I rescued four leopard geckos today that were abandoned and left to someone that did not know how to care for them. When I get home I’ll let them soak in warm water while I set up their tubs. I filled up their food bowls with meal worms and supplements along with hides and humidity boxes. I took these pictures and left them alone after that to let them settle in to their new homes. Any advice on what I can do to help them get back to good health as quick as possible?
I’ve never kept Leo’s so I can’t help but I just wanted to say that it is so sad how bad of condition they are in how long where they abandoned for I don’t know about leopard geckos but with most other reptiles it takes months and months of neglect to get to there I’ve seen ones left in apartments:houses for 3 months in better condition
I’m in the same boat!!
I took on 6 a couple weeks ago!
Keep updating so we can see how they get on, and good for you for taking them, now to get some weight on the little guys
Poor little guys with their stick tails!
@mblaney I know your main focus is Leos, do you have any suggestions for improving their body condition?
My knee jerk thought would be to give them some extra wax worms, but I’m foggy on what percentage of their diet should consist of that. I know that would give them some quick fat reserves.
My boy only really eats once a week or so to maintain his condition without getting too chonky, but if I was needing to bulk him up, I would offer food every day or every other day for a couple of weeks. My favorite food source is dubia roaches.
At any rate, best of luck on getting them healthy again!
Do not give them tons of food and water right away, they could potentially die if reptiles also get refeeding syndrome. I do not know if reptiles get it, but I would assume they do to start with. Also the hypernatremia caused by water deprivation needs to be corrected gradually, at least in mammals.
I’ll post this right away then continue in another comment.
Those animals are in very serious condition and need to see a reptile/exotics vet (not just any vet) immediately, all of them. If you do not know how to find a reptile vet, you can get some tips HERE. The skinniest ones need to be seen within the next 24 hours, it’s worth it to pay any extra fees for emergency/same-day appointments.
Do not feed mealworms, and above all do NOT NOT NOT leave any uneaten, live, loose prey insects in their enclosures, especially crickets. Your geckos are extremely weak and are likely to be predated upon. I have seen a case where a well-meaning leo rescuer left crickets in with a weak, emaciated gecko, and the crickets ate a hole directly into the leopard gecko’s body cavity (coelom). He didn’t make it.
I strongly suggest giving them only a single, brief soak to start, to get rehydration started gradually. Then offer a single prey item per day, ideally a silkworm or very small hornworm. For the weakest ones, I suggest pre-killing the insect and offering via tongs. Alternatively you could syringe-feed them Carnivore Care, EmerAid, or (in a pinch) Repashy’s ‘Grub Pie’ mixed with water. I’d give no more than 0.5ml/day for the skinniest geckos to start with.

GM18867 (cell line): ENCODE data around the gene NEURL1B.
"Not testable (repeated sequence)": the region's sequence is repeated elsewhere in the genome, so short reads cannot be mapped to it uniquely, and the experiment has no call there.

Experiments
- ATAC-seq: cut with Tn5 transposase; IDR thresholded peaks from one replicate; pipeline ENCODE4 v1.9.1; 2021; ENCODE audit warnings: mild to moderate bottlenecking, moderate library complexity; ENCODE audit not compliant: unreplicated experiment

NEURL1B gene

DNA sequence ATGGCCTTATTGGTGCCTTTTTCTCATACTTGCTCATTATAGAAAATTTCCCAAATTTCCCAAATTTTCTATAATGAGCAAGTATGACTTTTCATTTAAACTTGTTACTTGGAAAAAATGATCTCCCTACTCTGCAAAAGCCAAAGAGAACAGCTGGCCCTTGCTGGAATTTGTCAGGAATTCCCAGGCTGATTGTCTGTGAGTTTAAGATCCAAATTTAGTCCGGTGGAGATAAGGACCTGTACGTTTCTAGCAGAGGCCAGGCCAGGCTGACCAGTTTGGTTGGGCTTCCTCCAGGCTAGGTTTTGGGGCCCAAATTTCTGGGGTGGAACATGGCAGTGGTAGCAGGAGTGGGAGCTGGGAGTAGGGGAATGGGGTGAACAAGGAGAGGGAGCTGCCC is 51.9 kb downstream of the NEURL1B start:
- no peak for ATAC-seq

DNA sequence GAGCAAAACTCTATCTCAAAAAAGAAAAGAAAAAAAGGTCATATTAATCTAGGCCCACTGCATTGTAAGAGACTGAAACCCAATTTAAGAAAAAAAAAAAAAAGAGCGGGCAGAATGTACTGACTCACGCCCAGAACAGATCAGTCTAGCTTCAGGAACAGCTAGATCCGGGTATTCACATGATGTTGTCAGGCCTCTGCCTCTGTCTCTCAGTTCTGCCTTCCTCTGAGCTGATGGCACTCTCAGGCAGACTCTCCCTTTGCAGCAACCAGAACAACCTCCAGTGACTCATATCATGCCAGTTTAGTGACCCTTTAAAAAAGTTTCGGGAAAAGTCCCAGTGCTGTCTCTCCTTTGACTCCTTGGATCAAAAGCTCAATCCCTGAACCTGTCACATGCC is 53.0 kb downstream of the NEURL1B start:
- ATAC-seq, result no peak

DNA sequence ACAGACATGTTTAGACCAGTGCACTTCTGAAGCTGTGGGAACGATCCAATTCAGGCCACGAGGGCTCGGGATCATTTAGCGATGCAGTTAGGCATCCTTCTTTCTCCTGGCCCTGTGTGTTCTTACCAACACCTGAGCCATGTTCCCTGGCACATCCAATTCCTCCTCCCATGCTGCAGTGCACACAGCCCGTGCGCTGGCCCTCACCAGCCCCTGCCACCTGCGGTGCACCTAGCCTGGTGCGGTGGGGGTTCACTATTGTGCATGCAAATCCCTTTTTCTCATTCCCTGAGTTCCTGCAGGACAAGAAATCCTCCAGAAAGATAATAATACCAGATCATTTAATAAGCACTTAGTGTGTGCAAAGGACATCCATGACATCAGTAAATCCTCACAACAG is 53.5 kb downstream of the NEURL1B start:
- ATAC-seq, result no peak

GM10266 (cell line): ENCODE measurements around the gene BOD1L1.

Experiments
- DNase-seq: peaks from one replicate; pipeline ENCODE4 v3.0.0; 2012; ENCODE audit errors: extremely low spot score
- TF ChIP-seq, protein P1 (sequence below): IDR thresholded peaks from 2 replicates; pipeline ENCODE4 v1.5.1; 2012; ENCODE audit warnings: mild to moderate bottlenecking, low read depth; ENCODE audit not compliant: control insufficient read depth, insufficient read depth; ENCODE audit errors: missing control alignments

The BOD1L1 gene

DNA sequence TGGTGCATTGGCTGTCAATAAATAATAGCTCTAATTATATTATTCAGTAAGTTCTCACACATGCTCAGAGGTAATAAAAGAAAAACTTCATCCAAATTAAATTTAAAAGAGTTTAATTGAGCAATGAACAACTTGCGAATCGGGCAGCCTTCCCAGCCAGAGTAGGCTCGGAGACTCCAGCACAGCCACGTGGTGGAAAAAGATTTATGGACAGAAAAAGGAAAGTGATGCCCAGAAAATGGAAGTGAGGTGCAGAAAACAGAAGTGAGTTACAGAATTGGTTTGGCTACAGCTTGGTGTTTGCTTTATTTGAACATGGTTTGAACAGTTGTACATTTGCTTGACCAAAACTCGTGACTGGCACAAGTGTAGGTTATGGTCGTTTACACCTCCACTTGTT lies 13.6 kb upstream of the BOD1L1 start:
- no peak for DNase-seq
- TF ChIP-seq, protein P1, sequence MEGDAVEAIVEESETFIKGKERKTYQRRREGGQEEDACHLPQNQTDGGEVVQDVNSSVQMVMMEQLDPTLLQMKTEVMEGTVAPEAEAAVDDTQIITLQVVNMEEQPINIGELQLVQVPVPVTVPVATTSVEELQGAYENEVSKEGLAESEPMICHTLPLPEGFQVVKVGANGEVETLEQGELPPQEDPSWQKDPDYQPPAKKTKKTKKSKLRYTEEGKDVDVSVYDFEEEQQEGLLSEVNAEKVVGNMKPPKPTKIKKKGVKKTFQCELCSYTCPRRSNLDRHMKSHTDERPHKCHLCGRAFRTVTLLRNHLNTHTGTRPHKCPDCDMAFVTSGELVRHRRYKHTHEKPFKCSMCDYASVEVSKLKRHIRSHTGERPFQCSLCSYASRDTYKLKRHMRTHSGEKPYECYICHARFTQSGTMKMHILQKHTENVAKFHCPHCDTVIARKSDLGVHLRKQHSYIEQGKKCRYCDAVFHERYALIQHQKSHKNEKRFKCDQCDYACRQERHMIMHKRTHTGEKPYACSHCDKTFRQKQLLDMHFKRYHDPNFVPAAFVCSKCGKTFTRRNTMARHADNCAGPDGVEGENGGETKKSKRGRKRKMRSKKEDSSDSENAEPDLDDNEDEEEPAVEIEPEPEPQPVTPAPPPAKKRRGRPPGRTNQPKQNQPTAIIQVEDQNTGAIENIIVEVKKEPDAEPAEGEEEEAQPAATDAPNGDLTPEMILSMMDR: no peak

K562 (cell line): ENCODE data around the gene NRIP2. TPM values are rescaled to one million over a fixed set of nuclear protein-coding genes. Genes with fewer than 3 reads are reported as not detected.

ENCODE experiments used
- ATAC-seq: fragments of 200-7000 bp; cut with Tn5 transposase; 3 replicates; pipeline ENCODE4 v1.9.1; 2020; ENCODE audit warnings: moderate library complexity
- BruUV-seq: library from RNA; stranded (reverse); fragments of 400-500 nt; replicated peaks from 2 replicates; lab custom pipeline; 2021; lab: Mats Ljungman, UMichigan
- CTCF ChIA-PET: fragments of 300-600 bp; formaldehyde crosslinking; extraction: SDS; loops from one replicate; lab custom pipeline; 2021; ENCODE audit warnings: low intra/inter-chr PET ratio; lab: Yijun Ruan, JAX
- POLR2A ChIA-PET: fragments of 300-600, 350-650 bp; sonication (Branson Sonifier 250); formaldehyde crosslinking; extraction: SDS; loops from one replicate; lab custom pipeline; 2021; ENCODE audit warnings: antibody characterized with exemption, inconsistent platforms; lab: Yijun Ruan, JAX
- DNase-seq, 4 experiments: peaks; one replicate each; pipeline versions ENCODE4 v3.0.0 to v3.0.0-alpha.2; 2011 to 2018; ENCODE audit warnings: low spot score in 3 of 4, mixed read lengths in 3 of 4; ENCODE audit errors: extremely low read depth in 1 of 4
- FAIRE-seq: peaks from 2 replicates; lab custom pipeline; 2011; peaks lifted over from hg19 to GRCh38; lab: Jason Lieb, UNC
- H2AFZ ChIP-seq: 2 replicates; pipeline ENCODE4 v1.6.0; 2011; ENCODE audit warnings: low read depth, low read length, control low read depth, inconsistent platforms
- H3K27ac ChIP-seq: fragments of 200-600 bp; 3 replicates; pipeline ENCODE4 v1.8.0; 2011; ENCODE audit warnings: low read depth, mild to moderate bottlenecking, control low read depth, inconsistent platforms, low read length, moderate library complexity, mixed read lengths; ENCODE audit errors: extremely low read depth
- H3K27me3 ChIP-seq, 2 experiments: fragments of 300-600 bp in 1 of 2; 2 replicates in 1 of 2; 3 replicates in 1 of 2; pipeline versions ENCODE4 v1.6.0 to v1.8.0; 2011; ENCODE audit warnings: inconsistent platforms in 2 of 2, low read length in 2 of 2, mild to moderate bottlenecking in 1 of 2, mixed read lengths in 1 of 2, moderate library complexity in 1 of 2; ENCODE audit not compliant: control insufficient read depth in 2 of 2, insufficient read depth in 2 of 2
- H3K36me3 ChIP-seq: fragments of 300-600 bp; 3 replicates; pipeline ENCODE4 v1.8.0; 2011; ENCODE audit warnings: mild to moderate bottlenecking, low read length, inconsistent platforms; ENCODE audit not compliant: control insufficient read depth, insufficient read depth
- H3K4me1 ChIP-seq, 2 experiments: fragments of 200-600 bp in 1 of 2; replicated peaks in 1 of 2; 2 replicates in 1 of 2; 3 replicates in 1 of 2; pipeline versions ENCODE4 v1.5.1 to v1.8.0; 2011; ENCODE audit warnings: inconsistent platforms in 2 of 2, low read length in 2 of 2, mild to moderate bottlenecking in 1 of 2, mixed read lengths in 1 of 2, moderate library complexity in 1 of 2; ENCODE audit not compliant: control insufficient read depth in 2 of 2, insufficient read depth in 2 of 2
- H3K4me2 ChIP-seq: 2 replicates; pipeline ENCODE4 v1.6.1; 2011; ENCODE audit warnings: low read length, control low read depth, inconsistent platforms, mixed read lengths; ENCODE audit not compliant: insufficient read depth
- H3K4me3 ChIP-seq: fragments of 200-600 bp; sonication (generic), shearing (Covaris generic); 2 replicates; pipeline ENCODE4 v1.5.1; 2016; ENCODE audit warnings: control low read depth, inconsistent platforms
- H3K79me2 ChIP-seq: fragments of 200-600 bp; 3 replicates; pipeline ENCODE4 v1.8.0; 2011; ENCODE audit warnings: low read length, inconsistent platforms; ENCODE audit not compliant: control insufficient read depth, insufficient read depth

If you cannot get ahold of silkworms or small hornworms quickly, gutloaded BSFL are an okay substitute (they may be in the feces, looking undigested, but it’s my understanding the inside is actually digested- I can’t remember my information source, though). Gutloaded dubia of the smallest size are ok-ish, make sure they are well hydrated before feeding.
Mealworms, superworms, waxworms (the worst choice), and butterworms are all too fatty for animals recovering from severe starvation. Crickets are too risky, for the reason stated earlier.
You can gradually, start increasing the length of soaks, over the course of a couple days, until water is offered freely. In contrast, you need to be slower with increasing the amount of food you are giving. A reptile veterinarian is the best bet to guide you regarding how quickly to progress with each individual gecko.
I think it should still be ok to have humid hides, just not like sopping wet. Make sure they have easy access to dry hides on both the warm and cold sides of their enclosures too. Make sure the warm end reaches at least 88’F where the leo will be lying (not just on the outside of the tub), temp guns are great for that.
Definitely house them individually, and in strict quarantine away from any other animals you may own. I would be certain to have fecal tests run by your reptile vet for each gecko as soon as you are able, they should not come out of quarantine until they’re individually cleared. Fecal samples need to not be totally dried up- ideally fresh when collected. Either bring it to your vet right away or you can store it (carefully bagged) in your fridge for up to 8 hours. Do not freeze fecal samples, it ruins them.
Ok, all that advice aside- you are doing something incredible by taking these babies under your wing. I know it can be overwhelming, I have been in the same situation myself. Just do the best you can and be confident that it’s a million times better care than they had been receiving. They are in really bad condition, so don’t blame yourself if they don’t all pull through.
edit: don’t forget to lightly supplement. My suggestion would be to give a multivitamin powder on separate days from a Ca powder, with only one of those having D3 in it. Alternatively you could just use Calcium Plus (Repashy) in a pinch.
I knew you’d be the right person to get in on this! Thank you for putting me straight as well.
Any update on these babies? Have any of them managed to pull through @bigearl ?